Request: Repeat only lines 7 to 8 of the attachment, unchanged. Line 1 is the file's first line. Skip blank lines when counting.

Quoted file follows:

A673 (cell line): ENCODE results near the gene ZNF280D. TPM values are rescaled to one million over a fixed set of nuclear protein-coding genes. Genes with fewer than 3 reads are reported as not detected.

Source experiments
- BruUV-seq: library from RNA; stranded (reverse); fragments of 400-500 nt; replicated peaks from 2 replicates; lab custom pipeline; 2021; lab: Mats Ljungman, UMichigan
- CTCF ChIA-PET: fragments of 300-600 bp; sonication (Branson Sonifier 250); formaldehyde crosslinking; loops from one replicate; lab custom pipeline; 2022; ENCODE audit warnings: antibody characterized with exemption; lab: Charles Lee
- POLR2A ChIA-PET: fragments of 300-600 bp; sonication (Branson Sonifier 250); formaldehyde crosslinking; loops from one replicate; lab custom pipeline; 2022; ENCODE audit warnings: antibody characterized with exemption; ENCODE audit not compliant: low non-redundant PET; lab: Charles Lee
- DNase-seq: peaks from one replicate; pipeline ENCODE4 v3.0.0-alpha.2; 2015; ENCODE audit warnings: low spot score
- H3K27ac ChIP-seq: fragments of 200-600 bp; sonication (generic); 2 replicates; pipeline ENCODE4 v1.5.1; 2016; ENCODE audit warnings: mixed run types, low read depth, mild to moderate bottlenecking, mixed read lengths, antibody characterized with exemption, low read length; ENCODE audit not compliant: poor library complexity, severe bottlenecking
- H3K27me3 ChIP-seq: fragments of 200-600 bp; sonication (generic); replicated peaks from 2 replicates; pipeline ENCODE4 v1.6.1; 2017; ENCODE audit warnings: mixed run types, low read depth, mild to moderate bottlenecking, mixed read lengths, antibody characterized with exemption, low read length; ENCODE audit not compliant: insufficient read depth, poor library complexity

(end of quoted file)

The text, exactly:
- H3K27ac ChIP-seq: fragments of 200-600 bp; sonication (generic); 2 replicates; pipeline ENCODE4 v1.5.1; 2016; ENCODE audit warnings: mixed run types, low read depth, mild to moderate bottlenecking, mixed read lengths, antibody characterized with exemption, low read length; ENCODE audit not compliant: poor library complexity, severe bottlenecking
- H3K27me3 ChIP-seq: fragments of 200-600 bp; sonication (generic); replicated peaks from 2 replicates; pipeline ENCODE4 v1.6.1; 2017; ENCODE audit warnings: mixed run types, low read depth, mild to moderate bottlenecking, mixed read lengths, antibody characterized with exemption, low read length; ENCODE audit not compliant: insufficient read depth, poor library complexity